The retaliatory measures followed Trump's controversial move to order the withdrawal of all U.S. troops from Syria's northern border with Turkey.Politicsread more
Bloomberg could be in for a showdown with Elizabeth Warren, whether he runs or not.2020 Electionsread more
As the season kicks into gear this week, S&P 500 firms are expected to report a 4.6% earnings decline over the same period a year agoEarningsread more
"I think that may have scared the Chinese that they were going to get into a serious trade war with access to our capital markets being cut off, among other things," Michael...China Politicsread more
David Rolfe, a longtime Berkshire Hathaway shareholder and CIO at Wedgewood Partners, is fed up with Warren Buffett.Marketsread more
Bank of America says investors should still look to stocks for value rather than bonds.Investingread more
Wall Street analysts estimate GM has lost more than $1 billion due to the United Auto Workers' strike, which began Sept. 16.Autosread more
Top financial companies will mark the unofficial start of earnings season with their reports this week, and experts are offering several recommendations for trading the moves.ETF Edgeread more
The indexes traded in a tight range as investors looked ahead to the start of the earnings season while grappling with new worries over trade.Marketsread more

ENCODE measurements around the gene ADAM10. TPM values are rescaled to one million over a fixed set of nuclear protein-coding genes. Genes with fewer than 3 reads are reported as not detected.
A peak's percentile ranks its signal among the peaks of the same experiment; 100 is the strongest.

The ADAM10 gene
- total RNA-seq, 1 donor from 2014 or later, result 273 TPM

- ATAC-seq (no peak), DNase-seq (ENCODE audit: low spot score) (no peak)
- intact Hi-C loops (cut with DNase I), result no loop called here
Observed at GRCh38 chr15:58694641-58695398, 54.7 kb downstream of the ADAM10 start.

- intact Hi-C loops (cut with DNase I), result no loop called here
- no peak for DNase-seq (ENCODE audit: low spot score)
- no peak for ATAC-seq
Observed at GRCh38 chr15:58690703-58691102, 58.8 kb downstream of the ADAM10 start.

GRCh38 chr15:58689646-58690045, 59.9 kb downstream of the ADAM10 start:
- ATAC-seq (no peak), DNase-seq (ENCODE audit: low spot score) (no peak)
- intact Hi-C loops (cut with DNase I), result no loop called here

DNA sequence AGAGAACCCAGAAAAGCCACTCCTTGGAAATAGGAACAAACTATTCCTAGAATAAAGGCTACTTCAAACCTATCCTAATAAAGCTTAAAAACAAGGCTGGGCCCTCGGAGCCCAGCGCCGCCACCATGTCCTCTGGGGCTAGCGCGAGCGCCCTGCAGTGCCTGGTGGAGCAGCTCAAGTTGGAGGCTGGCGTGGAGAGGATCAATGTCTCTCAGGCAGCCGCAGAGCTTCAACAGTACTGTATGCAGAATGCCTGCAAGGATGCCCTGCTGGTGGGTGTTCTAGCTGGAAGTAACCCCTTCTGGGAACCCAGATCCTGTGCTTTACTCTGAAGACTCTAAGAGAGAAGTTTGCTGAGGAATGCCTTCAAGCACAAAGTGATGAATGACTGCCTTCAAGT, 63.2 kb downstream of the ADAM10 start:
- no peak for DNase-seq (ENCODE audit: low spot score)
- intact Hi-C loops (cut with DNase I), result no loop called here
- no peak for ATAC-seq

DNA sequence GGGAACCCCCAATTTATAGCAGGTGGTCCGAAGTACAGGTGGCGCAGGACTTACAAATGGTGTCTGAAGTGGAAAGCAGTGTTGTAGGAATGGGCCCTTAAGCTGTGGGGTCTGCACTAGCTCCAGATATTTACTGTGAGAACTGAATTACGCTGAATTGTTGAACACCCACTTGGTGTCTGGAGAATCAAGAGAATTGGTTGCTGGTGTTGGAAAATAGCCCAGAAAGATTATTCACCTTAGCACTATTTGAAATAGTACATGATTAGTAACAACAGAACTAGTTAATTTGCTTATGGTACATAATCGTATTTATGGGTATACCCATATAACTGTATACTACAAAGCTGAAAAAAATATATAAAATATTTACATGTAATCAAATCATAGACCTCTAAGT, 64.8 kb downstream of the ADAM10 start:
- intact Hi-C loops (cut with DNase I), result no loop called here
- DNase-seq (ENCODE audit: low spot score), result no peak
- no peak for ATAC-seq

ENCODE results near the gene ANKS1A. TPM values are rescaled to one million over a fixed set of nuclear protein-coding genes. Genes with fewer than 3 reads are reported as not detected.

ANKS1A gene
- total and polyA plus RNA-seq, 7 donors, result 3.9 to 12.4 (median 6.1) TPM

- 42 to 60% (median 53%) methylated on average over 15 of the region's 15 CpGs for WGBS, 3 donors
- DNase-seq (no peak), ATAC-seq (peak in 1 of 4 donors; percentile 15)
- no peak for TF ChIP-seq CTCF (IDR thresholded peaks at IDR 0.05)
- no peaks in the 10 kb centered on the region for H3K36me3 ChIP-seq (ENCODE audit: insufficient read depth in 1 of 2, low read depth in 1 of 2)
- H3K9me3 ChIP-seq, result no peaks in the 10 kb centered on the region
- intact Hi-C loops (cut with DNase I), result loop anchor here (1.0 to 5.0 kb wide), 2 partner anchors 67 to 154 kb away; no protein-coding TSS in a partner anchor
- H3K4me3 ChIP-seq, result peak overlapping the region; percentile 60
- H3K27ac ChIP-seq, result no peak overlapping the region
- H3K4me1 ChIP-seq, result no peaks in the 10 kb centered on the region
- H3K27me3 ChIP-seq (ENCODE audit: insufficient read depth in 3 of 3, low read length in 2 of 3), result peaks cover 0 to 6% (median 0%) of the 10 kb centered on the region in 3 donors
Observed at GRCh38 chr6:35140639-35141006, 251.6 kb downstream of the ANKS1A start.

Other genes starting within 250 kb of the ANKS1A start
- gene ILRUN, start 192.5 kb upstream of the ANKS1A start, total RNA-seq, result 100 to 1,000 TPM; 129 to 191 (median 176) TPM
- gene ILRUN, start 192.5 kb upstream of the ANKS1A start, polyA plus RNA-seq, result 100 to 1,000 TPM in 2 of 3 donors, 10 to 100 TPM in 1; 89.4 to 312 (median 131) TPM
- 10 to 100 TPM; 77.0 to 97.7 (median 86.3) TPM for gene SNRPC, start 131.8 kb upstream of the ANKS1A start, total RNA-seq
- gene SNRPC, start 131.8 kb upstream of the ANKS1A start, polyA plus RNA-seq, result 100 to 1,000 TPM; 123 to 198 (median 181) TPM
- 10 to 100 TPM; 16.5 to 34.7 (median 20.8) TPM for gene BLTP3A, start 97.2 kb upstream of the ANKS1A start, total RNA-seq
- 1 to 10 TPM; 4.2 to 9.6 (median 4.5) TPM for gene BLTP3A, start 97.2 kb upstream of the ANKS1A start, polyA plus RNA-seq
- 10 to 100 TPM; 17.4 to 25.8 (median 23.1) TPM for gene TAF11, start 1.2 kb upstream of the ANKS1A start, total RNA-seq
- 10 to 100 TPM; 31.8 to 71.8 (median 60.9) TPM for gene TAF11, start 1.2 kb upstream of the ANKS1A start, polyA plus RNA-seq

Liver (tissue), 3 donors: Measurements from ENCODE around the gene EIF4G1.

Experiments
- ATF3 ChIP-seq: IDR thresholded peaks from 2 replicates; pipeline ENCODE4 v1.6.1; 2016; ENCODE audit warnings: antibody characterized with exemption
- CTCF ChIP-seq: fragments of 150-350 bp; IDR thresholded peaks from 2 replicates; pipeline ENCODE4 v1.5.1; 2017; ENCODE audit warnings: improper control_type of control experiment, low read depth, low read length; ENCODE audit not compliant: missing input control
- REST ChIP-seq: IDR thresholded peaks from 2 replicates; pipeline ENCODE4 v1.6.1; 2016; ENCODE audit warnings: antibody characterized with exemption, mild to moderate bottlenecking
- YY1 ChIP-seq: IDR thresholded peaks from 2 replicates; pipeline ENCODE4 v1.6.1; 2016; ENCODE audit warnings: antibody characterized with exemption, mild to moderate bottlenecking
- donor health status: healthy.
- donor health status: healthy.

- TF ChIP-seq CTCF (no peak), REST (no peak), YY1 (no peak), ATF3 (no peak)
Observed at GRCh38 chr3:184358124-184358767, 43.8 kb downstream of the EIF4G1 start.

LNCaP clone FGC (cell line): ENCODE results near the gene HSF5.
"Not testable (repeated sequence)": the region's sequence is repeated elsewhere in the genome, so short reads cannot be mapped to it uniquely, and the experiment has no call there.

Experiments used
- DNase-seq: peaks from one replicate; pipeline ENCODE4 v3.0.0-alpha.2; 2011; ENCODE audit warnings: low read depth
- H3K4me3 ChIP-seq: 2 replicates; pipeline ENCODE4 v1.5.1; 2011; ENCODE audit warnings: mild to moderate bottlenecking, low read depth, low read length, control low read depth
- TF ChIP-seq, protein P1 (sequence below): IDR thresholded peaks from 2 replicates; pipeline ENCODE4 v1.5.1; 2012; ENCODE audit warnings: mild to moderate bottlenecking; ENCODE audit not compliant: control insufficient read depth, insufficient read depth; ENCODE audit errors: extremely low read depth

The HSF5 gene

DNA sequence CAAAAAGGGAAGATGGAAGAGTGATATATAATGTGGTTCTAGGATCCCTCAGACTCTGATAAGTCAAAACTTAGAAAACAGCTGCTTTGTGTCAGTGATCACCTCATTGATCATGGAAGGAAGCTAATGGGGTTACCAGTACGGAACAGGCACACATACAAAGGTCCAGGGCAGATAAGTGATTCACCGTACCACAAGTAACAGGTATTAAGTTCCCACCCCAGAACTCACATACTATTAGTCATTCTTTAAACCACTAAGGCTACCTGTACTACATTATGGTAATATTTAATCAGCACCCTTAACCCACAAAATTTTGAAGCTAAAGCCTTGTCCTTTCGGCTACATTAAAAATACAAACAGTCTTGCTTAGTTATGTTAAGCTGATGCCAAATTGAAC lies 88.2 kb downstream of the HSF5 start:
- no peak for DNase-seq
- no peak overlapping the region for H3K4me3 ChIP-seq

The union that represents Southwest Airlines pilots don't expect the grounded Boeing 737 Max to return until at least February, about a month later than the airline expects.Airlinesread more
Check out the companies making headlines in midday trading:Market Insiderread more
workforce@ (Recasts to include withdrawal of dismissal notice)
NAIROBI, Aug 9 (Reuters) - East African Portland Cement backed away from a plan to dismiss its entire 800-strong workforce on Friday, saying it would make a further statement about restructuring the company.
Kenya media reported earlier on Friday that the company had dismissed all of its workers. The Daily Nation newspaper cited an internal memo written by acting managing director Stephen Nthei saying the cement maker planned to rehire 600 of the staff, but on 40 percent of their previous pay.
"(The) notice has been withdrawn," Nthei said in a letter addressed to the Kenya Chemical Workers Union and seen by Reuters.
"A fresh replacement notice on the intended company restructuring and staff rationalization shall be circulated in due course," the letter said.
Portland is 52 percent owned by the government and LafargeHolcim owns a 41.7% stake.
Portland swung to a pre-tax profit of 6.96 billion shillings ($67.41 million) in the year to end June 2018 after a loss of 1.71 billion shillings in the previous year.
It has not released figures for fiscal year 2019.
It said last year it held a market share of 11%.
Portland's rivals include Bamburi Cement and National Cement Company, which in May signed a deal to buy ARM Cement after it was put into administration last August by creditors over debts totalling $190 million.
($1 = 103.2500 Kenyan shillings) (Reporting by George Obulutsa; Additional reporting by Humphrey Malalo; editing by Maggie Fick, Jason Neely, Kirsten Donovan)